Monday, September 14, 2009

The never ending story of Taiwan's Chen Shui Bian

Taiwan’s first opposition leader to be elected president, Chen Shui-bian, has just become the first to be convicted and sentenced to life imprisonment for graft, corruption, embezzlement, money laundering and perjury.

His wife, Wu Shu-chen was also sentenced to jail for the rest of her life on similar charges. According to the prosecution, she knew more about money laundering than most drug cartels. Under her management, illicit funds were routinely moved up to 20 times to disguise the origin.

Many observers of Taiwan are surprised that Chen has come so far in this debacle. Most expected Chen and his family to have long flown the coop for safe havens where millions in cache are waiting for him.

Shih Ming-teh can only express sorrow over the outcome that has befallen his friend and former comrade-in-arms. Shih was one time leader of Democratic Progressive Party (DPP) who spent 25 years in jail under the Kuomingtang regime. He was one of Chen’s early supporters when Chen first ran for presidency in 2000.

In 2006, Shih launched a massive protest against Chen’s blatant misconduct. Over 200,000 people in Taipei held a candle light vigil outside of the presidential palace demanding that Chen resign from office. Instead, Chen withstood the public’s withering voice of disapproval and stayed in office until the end of his term in 2008.

After the court’s decision of life imprisonment was handed down on September 11, Shih publicly expressed regret that Chen did not step down when he had the chance. Had he resigned under public pressure, Chen could have quietly left Taiwan and all the sordid details would not need to see the light of day and thus save Taiwan from having to contend with the embarrassing blot in its young venture into democracy.

Perhaps it was hubris that caused Chen and his first family not to take their ill gotten gains and run. He probably did not expect to be held in detention once he was arrested—ironically, on the grounds of flight risk—so that leaving Taiwan under the cover of darkness was no longer an option.

Instead Chen devoted his time in jail to making a mockery of Taiwan’s judiciary system. He went on periodic but highly publicized hunger strikes. He wrote books proclaiming his innocence. He and his wife selectively came up with reasons not to appear in court to disrupt proceedings whenever possible. He found fault with his attorneys and lambasted the judges.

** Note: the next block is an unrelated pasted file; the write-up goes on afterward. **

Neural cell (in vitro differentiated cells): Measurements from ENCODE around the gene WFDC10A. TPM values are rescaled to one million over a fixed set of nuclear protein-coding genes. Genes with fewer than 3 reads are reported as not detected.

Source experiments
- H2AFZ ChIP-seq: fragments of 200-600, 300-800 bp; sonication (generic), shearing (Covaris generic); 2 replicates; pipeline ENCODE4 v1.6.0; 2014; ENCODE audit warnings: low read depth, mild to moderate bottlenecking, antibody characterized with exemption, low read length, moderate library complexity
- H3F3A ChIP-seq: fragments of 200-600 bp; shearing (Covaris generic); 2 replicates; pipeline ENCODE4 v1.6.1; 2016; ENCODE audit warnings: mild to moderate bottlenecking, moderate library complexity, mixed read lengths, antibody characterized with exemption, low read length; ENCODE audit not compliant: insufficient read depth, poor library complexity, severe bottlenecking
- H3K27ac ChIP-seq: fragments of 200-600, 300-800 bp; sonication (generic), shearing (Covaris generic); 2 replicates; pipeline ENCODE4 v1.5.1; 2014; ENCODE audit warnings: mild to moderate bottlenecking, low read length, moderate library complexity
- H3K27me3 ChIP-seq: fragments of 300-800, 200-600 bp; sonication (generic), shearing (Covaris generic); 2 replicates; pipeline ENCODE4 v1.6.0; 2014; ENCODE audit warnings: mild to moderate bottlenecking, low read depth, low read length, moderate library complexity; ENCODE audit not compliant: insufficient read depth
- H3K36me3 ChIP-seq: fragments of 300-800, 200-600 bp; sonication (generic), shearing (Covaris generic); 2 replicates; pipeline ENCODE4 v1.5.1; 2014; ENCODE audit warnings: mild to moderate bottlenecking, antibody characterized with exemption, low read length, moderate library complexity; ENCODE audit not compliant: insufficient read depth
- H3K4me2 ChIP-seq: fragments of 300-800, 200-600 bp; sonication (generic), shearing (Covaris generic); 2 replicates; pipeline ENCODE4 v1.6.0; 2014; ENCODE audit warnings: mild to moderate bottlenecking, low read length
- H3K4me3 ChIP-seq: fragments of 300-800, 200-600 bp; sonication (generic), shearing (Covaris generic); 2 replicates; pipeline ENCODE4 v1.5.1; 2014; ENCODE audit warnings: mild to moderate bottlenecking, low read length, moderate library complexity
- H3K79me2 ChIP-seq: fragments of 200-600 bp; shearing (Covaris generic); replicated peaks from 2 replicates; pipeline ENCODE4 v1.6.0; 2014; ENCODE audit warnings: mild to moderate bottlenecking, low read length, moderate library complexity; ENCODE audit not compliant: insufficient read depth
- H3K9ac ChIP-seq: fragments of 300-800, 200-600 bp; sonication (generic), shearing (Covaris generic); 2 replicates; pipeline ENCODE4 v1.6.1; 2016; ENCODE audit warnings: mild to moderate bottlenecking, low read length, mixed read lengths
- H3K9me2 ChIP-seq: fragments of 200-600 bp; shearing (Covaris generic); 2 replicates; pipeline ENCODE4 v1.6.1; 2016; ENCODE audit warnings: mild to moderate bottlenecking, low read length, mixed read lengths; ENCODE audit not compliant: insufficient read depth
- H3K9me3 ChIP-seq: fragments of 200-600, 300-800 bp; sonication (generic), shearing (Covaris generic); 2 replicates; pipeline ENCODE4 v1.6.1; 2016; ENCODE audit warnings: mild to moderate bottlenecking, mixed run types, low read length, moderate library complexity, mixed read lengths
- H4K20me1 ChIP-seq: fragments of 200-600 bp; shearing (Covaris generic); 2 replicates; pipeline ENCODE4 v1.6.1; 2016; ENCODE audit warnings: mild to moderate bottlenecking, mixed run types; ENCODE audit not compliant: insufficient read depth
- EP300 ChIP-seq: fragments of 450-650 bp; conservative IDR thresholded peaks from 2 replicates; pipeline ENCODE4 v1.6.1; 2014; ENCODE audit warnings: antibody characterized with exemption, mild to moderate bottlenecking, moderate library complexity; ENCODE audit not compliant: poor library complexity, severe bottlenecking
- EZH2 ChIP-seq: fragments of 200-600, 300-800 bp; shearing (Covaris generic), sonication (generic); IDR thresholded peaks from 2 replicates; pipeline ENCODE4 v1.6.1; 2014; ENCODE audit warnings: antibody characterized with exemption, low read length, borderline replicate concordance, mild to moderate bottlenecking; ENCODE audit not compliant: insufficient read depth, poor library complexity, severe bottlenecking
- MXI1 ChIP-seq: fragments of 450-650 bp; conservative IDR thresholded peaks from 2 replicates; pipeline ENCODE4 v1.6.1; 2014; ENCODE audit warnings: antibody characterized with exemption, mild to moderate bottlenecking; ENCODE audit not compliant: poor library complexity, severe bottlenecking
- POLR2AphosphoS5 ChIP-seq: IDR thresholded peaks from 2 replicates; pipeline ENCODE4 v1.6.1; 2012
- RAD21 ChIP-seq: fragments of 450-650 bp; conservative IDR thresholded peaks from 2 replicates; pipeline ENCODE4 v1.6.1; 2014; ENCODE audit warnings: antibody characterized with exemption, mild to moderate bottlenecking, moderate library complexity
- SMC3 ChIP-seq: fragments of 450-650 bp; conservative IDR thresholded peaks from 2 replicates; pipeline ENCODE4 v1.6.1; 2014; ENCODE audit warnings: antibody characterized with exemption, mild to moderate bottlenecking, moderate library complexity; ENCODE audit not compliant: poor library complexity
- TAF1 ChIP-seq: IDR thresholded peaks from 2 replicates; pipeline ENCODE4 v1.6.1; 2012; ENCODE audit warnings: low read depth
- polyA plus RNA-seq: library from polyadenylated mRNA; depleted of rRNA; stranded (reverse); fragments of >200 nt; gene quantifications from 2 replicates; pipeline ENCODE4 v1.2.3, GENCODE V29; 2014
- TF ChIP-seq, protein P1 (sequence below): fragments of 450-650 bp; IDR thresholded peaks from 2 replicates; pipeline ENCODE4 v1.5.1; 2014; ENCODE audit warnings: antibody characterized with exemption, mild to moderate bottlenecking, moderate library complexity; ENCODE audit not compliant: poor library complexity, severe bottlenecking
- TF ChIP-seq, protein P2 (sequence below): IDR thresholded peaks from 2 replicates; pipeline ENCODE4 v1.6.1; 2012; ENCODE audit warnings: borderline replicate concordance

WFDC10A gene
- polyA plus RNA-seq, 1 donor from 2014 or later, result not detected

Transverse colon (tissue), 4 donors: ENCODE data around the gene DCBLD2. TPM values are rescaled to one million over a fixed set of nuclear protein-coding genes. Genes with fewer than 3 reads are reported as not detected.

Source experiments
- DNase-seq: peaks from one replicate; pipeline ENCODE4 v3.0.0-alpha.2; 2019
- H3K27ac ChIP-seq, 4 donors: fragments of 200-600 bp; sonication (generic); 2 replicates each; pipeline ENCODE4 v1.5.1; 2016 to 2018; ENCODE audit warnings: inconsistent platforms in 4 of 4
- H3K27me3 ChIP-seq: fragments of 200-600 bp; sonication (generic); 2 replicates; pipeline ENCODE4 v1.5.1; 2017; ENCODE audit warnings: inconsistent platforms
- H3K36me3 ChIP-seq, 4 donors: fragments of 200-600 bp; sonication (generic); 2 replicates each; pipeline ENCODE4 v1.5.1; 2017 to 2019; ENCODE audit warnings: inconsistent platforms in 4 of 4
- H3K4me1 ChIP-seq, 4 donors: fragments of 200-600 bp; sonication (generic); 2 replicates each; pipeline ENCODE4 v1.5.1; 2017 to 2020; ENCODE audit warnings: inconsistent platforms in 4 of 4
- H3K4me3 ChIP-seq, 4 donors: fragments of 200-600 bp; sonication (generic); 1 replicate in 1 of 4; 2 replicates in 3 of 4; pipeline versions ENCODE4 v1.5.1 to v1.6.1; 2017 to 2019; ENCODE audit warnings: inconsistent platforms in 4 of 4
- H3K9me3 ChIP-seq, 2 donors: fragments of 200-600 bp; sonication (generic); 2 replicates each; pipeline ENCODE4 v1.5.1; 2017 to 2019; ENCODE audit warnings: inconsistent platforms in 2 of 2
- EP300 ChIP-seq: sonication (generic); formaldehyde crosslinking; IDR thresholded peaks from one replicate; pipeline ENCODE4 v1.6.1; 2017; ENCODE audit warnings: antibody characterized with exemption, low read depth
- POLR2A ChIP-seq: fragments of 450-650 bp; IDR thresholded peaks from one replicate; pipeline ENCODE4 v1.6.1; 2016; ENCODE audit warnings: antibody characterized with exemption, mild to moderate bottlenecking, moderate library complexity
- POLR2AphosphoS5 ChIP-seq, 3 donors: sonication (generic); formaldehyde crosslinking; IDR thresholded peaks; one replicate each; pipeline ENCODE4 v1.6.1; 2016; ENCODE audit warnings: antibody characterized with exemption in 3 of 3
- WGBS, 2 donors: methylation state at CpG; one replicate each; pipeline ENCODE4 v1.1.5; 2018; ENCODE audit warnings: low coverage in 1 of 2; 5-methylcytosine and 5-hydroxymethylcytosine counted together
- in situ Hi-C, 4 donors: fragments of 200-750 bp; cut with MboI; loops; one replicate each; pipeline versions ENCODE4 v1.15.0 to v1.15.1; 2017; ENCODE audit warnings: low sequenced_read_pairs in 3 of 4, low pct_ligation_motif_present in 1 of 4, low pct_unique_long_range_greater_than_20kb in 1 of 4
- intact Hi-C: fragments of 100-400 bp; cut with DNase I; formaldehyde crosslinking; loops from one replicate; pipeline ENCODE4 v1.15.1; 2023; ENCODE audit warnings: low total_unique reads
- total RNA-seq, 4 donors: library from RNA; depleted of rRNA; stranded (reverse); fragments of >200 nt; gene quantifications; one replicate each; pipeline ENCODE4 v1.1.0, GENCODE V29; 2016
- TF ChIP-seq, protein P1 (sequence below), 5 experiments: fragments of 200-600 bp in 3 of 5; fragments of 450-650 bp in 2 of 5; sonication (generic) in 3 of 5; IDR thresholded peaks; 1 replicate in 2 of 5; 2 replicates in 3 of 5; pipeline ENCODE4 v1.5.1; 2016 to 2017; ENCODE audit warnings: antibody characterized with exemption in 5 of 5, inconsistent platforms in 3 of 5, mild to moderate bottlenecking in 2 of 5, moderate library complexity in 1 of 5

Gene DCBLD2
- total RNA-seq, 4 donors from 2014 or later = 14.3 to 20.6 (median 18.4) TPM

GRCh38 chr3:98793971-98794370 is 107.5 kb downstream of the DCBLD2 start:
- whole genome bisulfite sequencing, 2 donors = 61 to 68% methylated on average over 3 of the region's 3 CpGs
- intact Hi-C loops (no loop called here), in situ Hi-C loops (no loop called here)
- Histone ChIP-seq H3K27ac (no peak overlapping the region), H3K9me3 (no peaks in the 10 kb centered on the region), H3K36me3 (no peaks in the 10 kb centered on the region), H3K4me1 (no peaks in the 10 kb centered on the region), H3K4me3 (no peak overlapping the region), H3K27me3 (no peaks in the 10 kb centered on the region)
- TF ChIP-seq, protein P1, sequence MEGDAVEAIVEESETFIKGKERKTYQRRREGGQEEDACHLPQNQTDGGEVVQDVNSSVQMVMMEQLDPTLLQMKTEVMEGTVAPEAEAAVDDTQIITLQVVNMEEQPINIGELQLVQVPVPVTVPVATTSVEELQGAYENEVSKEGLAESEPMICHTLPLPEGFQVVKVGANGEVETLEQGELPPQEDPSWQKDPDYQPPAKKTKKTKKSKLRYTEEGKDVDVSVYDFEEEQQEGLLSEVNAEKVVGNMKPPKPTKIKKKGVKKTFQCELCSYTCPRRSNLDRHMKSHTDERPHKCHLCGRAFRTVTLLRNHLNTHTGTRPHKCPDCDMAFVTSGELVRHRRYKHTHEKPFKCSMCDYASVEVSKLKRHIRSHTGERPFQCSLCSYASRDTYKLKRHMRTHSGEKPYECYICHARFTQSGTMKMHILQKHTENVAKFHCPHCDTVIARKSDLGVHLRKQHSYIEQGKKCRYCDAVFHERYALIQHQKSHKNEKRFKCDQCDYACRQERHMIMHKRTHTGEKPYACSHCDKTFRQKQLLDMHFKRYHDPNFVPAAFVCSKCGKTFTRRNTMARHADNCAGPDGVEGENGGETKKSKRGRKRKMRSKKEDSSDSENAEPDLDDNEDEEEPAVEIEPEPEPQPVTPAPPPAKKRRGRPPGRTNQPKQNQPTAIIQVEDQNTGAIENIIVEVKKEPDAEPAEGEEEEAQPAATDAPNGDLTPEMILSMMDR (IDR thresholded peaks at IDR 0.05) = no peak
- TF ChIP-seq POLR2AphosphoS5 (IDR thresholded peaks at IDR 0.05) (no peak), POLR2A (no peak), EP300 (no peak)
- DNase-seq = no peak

Chen disowned any knowledge of the irregular financial dealings but accepted responsibility for not keeping track of what his family did.

Most incredulous of all, Chen proclaimed that he was railroaded by the long arms of Beijing complicit with the KMT as a pay-back for his pro independence stance while in office. He provided no evidence to support his contention. Instead his faithful long-time assistant gave chapter and verse on how he and the first family arm twisted Taiwan’s scions for millions and squeezed nickels and dimes out of every falsified expense receipt.

When Lee Teng-hui, the first native born Taiwanese to become president, came to the end of his term of office, he engineered a split among the KMT which enabled Chen to win his first term with less than 40% of the votes cast. Chen then won a squeaker of re-election with the help of a miraculous assassination attempt on election eve. The home made bullet grazed his stomach but more importantly netted enough sympathy votes to put him over the top.

By the second term, it was obvious to Lee that Chen was more interested in adding to his personal wealth than in governance of Taiwan. Although both men shared the same desire of separating Taiwan from China, Lee publicly criticized the “son of Taiwan” as the “shame of Taiwan.”

The sentence of life imprisonment is, of course, not the end of the story on Chen and the former first family. His case will be contested in successive courts of justice until it reaches Taiwan's highest court. A drawn out process could take the next 5 years and Chen’s misdeeds will be on display repeatedly before the people of Taiwan. Like fermented tofu, the salacious details are likely to ripen with further investigation and as more are willing to come forward to testify.

Chen began his presidency pledging clean government. Instead, everything was for sale--including another star for generals desiring a promotion. As his case, including new charges still pending, winds through Taiwan’s judiciary system, Taiwan will be reminded of his misconduct and his family’s involvement for years to come.

DPP, Chen’s old party, is in a quandary. A small but vocal group continues to insist on Chen’s innocence, convictions notwithstanding. Their defense of Chen is to attack the legitimacy of Taiwan’s rule of law and cast suspicion by accusing the current government of collusion with the mainland. Unable to unite in face of these noisy demonstrations, DPP is in disarray. The challenge for the people of Taiwan is to keep the disarray contained and not spread and infect the entire island.
Read a polished version in New America Media.

1 comment:

SC said...

Chen Shui-bian is such a clown. In his numerous efforts to divert public’s attention away from his case, he has accused the former president Lee Teng-hui of corruption, and current president Ma Ying-jeou of having sex with another man. Now he is trying to drag Obama into the mess. Unbelievable!